The total number of foreclosures in 36 Massachusetts communities north of Boston nearly tripled from January through September compared with the same period last year, showing the national mortgage turmoil is hitting home with a vengeance.
"You can see that it's a crisis," said John L. O'Brien, registrar of deeds for southern Essex County, based in Salem. "It's starting to take on a life of its own."
Lynn had 200 homes hit the auction block this year, about triple the 65 foreclosed on during the same nine-month period in 2006. In Haverhill, 107 homes were auctioned, more than double the 46 homes foreclosed on last year. Revere had 69 homes auctioned compared with 27 last year, according to the data.
Some new ways to avoid foreclosure, plus city and town auction numbers. Page 6
Amesbury had 27 foreclosures for the period, compared with six last year. Danvers has lost 16, compared with just three last year.
The numbers show the actual number of foreclosure deeds filed at registry of deeds offices in Essex, Middlesex, and Suffolk counties. A deed is recorded once a property has been auctioned.
The increases are the surest sign yet that the nation's troubled mortgage industry - driven by defaults in the subprime lending market - is hurting the local real estate market, industry watchers said.
The foreclosure crisis sweeping the Bay State prompted Governor Deval Patrick to unveil a five-point recovery plan Thursday in Lawrence, one of the state's hardest-hit communities.
The plan targets neighborhoods there and in five other Bay State cities with high foreclosure rates. But it also would provide help for struggling homeowners elsewhere. Lenders are encouraged to work with homeowners at least three months before a subprime loan increases, and to suggest they consider refinancing, a sale, or other options. Homeowners are urged to seek consumer counseling from a 24-hour hot line and consider alternative financing from MassHousing, the state's housing bank, according to an outline of the plan.
Foreclosure auction notices increased 149 percent for the first eight months of this year, compared with the same period last year, according to data released this month by The Warren Group, a Boston-based real estate tracking firm.
Essex and Middlesex counties far outpaced the statewide average. In Essex County, auction filings increased 188 percent, and in Middlesex County 204 percent. Suffolk County - which includes the local communities of Chelsea, Revere, and Winthrop - posted a 152 percent increase, according to data.
"When filings hit triple digits, you start to worry," said Timothy Warren, chief executive of The Warren Group. "These communities generally have housing stocks that are older, their prices and level of incomes are lower. It makes it very hard" for the market to recover.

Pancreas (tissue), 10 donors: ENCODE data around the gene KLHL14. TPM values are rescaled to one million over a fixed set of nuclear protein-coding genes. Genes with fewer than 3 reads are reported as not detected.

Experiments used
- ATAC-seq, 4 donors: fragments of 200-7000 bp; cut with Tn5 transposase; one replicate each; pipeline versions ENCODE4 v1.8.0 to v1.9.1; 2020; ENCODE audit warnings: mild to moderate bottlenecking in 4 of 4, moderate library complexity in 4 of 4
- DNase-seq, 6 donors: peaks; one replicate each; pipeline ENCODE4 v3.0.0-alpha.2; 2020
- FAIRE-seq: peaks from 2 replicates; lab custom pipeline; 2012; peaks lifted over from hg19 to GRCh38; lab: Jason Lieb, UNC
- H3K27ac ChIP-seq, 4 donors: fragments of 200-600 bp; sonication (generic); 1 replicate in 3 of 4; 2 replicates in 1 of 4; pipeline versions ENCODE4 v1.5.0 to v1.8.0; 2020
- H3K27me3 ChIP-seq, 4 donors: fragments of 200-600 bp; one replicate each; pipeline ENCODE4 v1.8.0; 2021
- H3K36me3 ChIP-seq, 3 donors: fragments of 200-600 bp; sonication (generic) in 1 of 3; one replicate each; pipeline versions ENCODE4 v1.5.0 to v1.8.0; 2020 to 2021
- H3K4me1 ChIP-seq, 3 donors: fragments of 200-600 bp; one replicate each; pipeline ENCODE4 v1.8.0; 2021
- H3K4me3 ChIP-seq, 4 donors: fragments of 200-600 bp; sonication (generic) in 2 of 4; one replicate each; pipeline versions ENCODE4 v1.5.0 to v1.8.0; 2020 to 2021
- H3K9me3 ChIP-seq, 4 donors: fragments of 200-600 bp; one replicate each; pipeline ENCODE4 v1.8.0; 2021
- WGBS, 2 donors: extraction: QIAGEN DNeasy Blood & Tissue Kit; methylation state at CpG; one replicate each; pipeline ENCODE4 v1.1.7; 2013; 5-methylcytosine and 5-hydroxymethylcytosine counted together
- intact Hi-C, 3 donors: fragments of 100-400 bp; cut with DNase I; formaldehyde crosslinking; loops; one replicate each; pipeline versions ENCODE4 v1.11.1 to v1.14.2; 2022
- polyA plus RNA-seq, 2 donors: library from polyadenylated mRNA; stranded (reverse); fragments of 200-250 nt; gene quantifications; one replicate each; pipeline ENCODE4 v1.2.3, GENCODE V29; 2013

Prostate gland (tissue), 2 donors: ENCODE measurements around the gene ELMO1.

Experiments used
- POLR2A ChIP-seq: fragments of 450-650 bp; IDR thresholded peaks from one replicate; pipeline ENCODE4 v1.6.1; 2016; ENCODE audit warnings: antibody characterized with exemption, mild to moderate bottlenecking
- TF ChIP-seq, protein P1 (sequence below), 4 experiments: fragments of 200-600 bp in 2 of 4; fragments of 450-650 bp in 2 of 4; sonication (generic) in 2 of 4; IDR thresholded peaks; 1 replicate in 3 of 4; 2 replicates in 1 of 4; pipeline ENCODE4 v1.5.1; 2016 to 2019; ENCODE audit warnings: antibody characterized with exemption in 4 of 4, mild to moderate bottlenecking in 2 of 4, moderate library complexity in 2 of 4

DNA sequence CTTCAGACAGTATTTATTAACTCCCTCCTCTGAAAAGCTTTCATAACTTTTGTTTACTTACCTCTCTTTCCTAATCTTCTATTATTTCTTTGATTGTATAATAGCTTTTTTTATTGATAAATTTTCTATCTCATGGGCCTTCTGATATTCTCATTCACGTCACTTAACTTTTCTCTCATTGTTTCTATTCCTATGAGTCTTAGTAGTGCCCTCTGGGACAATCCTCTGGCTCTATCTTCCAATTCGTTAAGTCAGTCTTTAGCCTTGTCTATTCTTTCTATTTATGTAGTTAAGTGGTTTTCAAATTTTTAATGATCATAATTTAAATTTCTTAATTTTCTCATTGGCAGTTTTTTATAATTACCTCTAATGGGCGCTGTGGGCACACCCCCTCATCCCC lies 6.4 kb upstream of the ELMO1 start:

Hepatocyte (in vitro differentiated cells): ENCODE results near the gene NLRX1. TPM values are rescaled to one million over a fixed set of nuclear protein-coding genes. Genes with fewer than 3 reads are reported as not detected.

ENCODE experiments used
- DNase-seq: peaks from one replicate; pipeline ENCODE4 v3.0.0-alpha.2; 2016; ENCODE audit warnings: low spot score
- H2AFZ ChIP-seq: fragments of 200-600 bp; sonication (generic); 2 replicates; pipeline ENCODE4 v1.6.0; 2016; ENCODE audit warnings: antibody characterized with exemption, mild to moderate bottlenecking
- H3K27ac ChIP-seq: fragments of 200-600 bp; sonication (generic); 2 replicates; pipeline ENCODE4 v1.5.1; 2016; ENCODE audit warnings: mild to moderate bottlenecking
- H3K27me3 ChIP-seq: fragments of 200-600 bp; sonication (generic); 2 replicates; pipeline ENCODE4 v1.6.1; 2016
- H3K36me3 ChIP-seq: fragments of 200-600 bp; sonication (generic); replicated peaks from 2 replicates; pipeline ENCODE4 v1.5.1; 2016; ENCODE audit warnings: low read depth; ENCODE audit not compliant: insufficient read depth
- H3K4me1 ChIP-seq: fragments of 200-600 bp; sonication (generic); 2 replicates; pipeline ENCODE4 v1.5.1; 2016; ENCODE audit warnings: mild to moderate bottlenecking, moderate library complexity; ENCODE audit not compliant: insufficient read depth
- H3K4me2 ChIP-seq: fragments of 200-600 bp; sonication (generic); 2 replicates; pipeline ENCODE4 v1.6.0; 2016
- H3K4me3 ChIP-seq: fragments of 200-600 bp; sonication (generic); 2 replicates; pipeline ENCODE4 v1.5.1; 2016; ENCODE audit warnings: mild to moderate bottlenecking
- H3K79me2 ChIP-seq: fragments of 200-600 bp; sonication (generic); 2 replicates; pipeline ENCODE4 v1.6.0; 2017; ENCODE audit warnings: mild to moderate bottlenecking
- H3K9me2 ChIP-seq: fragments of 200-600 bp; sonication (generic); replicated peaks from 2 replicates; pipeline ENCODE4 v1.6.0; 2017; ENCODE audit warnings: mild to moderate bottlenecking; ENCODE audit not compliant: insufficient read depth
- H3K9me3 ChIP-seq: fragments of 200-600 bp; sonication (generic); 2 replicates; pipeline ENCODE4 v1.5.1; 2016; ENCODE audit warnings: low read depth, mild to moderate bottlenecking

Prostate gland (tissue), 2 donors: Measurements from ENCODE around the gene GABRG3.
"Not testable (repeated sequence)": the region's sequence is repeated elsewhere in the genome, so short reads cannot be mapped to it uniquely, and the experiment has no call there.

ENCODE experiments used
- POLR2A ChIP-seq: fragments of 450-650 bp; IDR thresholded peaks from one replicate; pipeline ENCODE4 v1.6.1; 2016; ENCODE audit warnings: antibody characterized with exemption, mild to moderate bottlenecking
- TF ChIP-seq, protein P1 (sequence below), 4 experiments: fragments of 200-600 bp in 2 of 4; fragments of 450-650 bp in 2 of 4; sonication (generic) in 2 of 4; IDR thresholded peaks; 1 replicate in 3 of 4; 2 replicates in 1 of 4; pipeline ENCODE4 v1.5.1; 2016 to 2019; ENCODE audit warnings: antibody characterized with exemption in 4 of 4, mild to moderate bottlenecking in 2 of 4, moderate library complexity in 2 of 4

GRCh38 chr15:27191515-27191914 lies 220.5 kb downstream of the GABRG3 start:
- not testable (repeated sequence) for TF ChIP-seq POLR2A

An auction is the last step in foreclosure. Lenders begin by filing notices on properties in default. If a borrower and lender cannot work out a deal, then an auction is scheduled. Often, a lender will bid on the property at an auction in an attempt to protect its loan.
The numbers of lenders buying back properties at auctions now is on a par with the deep housing recession of the early '90s, a broker said.
"It's been years since we've seen anything like this," said Juliana Tache, a broker at Tache Associates in Salem, which is marketing more than 100 homes and condos owned by lenders. "The sad part is a bank or a mortgage company really doesn't want your house."
The buildup of lender-owned properties occurs as the region's real estate market continues a steady decline.
In August, single-family home sales were flat compared with a year ago, falling just 0.67 percent, but the median selling price declined 3.43 percent, to $338,000 , compared with the same month in 2006, the Warren Group reported.
One economist predicts the market will only continue to weaken as foreclosures pile up.
"There still is a lot of inventory," said John Bitner, chief economist at Eastern Bank in Lynn. "With all the turmoil in the subprime area, buyers are still hanging back. . . . It's going to take a while for the inventory to clear."
A slew of foreclosure properties hitting the market, which often are in bad shape or disrepair, could also drag down real estate prices, Warren said.
"A lot of distressed properties are clogging up the system," he said. "When you have a lot of bargain prices out there, it's hard for people to sell at the full, fair-market value."
In Lynn, at least 50 homes are for sale by mortgage companies and banks. They include a spacious "McMansion" near the Lynnfield line, priced at $399,900; a two-family priced at $299,999 across from a downtown school; and an old Colonial, priced at $320,500 overlooking a pond.
"With a foreclosure property, the real money to be made is through sweat equity," said Tache, the realtor marketing the properties.
"Once someone fixes these up, they could try to sell them. Hopefully, by the time winter is gone, the market will recover."
Kathy McCabe can be reached at firstname.lastname@example.org.